Because of my rekindled affection for figure skating, I've decided to periodically post videos of some of my favourite skating performances, starting now. But first, some explanation:

Figure skating requires an intense amount of athleticism, which I think some people often forget, as it is technically a "glamour sport". But behind the shiny veneer and effortlessness that is presented, I'd hazard to say that any skater is not a world-class athlete. How many people do you know that can dead-lift a muscular girl while speeding across ice on two blades, only to hold her with a single arm, or throw her up in the air and put her back down light as a feather? It takes strength, balance, agility, flexibility, and all kinds of other skills. Can I figure skate? Oh no, definitely not. I mean, I can skate just fine, as any average Canadian can, but as soon as it comes to spins or balances, jumps or tricks, I'm afraid that I am lacking. But that doesn't mean that I don't love watching those who can! In fact, I can't seem to get enough of it these days. 

When I was younger, I adored Michelle Kwan, and put up huge cutouts of her from newspapers in my room. I later found great enjoyment in seeing Kurt Browning, Elvis Stojko, and Evengy Plushenko skate, which carried me all the way into my teens where I became enamoured with Jeffrey Buttle. I remember at the 2006 Turin Olympics, waiting nervous as numerous skaters performed after him, while he clung to the Bronze Medal position, only to go on to win the bronze, and blow everything out of the water to become world champion a few years later. It seems like it's always the Olympics that stir me up again (even though I often do get engaged in the World Championships as well), and I also remember getting so caught up in Joannie Rochette's emotional performance at the Vancouver 2010 games (another bronze-winning skate!).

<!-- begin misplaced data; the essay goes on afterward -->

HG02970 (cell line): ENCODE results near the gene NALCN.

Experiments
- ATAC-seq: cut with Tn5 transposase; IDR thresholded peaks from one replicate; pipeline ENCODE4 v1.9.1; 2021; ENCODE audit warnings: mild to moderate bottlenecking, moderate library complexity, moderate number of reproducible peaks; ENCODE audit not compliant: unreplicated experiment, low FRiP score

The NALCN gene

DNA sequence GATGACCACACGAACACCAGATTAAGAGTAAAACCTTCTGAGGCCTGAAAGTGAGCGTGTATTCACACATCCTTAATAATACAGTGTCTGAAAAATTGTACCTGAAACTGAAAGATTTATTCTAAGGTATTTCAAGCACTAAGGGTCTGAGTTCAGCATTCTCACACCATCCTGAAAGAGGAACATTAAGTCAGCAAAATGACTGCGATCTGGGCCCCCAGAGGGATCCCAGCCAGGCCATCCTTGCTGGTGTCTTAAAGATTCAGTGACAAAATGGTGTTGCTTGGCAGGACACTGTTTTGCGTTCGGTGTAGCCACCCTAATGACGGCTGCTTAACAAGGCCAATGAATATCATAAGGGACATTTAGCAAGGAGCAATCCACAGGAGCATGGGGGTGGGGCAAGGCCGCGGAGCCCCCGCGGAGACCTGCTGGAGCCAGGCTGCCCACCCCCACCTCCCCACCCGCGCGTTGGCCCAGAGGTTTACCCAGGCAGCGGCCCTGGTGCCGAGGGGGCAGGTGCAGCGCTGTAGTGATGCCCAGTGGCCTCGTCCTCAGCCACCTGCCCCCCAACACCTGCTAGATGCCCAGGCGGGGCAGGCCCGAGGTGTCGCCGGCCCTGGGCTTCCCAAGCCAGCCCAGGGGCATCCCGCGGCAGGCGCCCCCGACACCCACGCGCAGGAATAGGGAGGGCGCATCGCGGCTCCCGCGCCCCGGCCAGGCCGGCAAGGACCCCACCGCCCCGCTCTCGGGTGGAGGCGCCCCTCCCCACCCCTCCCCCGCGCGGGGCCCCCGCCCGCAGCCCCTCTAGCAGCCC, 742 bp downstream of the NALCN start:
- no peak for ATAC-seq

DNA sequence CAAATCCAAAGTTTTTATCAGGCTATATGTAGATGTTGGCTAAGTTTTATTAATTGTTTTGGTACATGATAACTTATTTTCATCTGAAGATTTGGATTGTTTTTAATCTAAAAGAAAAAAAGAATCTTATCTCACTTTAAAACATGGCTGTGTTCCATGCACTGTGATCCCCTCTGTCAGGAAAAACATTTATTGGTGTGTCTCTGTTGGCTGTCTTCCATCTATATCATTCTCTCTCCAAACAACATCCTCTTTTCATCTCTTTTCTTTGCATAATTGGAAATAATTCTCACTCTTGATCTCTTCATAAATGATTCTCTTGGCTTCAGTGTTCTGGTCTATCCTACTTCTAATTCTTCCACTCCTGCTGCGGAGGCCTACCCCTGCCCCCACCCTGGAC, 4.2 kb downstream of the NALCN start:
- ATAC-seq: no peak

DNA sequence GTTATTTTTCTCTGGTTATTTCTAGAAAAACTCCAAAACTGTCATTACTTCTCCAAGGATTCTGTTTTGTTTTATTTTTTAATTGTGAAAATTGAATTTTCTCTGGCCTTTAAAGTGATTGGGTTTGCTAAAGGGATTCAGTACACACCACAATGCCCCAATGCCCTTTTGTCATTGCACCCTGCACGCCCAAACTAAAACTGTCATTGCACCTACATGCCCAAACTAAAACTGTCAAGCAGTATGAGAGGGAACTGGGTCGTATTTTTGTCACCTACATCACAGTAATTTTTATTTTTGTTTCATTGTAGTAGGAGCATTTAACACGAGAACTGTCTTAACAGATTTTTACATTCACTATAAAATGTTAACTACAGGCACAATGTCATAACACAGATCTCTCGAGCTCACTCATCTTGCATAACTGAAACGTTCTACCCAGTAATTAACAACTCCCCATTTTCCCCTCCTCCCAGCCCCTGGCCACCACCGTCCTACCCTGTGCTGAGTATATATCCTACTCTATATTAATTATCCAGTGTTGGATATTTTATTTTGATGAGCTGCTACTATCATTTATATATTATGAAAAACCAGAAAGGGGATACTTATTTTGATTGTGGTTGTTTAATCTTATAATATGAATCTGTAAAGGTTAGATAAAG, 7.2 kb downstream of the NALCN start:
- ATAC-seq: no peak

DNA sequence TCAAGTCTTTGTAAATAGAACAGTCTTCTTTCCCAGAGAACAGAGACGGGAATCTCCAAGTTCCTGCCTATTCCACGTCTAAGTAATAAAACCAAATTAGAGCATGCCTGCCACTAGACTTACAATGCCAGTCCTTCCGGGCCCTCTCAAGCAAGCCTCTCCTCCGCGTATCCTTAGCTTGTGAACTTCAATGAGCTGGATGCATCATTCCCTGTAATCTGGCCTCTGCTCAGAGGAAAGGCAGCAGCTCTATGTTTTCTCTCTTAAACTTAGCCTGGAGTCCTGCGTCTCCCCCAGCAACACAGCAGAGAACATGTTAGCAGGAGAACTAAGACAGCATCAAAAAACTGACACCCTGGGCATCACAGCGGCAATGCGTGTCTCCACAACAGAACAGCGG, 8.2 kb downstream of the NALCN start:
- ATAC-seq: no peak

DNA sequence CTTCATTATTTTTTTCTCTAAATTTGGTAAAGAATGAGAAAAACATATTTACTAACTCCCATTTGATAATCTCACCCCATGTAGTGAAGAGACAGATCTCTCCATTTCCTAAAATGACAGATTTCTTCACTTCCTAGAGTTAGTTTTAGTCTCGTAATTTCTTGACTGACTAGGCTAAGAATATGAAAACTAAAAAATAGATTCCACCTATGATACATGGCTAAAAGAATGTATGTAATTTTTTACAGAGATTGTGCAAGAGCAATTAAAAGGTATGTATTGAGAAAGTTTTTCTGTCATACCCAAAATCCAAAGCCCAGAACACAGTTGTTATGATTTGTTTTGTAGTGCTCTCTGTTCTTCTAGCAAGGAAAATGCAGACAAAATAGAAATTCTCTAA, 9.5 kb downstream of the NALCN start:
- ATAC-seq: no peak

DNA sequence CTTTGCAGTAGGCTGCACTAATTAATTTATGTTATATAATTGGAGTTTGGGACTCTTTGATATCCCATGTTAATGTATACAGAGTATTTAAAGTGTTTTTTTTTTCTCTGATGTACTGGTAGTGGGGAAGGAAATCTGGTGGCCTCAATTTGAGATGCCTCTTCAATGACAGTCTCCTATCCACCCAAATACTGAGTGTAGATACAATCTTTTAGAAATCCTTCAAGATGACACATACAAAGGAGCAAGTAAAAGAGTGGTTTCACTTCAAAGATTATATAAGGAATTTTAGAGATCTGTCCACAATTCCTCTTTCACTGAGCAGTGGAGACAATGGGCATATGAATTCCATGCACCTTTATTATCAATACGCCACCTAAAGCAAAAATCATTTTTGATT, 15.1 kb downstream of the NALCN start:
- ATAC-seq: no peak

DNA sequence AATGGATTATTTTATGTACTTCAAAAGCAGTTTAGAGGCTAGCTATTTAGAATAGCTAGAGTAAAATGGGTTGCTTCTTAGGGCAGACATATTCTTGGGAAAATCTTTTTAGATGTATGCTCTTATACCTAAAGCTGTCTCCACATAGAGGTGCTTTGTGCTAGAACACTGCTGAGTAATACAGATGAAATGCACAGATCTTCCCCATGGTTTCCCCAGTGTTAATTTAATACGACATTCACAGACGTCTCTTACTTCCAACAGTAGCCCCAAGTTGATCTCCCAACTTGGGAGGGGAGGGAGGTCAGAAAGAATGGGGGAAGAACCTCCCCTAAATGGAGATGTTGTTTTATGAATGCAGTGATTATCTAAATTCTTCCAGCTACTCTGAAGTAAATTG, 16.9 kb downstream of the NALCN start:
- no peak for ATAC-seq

Of course there are so many other skaters that I adore these days, and apparently I know far more about the figure-skating world than I ever realized, as evidenced by all the "fun facts" I've been spewing the past few months. But I don't think any skater has really captured my heart so much as Patrick Chan: I recall seeing his 2nd place skate at the 2009 world's and thinking "I like this guy. He's going to be great." And I was certainly right, as I've since followed him through a 5th place finish in Vancouver 2010, another silver at worlds, followed by 3 consecutive World Championship titles, which is an accomplishment that currently only 2 other men in history have achieved (including fellow Canadian Kurt Browning!). And I continue to love Chan --not just because or since he started winning, like some people suggest-- but because there is simply something special about the way he skates. Also, when I first became aware of Patrick he was only 18, and I was also 18 so... well... obviously I developed a bit of a crush on the guy. How could I not? That's what your teens are for, and he's absolutely adorable!

In any case, to kick off this series of my favourite skates, here is Patrick Chan's Free Skate from the 2011 Canadian Championships. 
This is from those few years where Patrick kept skating to music from the Phantom of the Opera, which seemed to really work for him. The footwork sequences of the choreography are just perfect for him, and I absolutely love the costuming as well (plus Shawn Sawyer's face is priceless near the end; you're great too, Shawn!).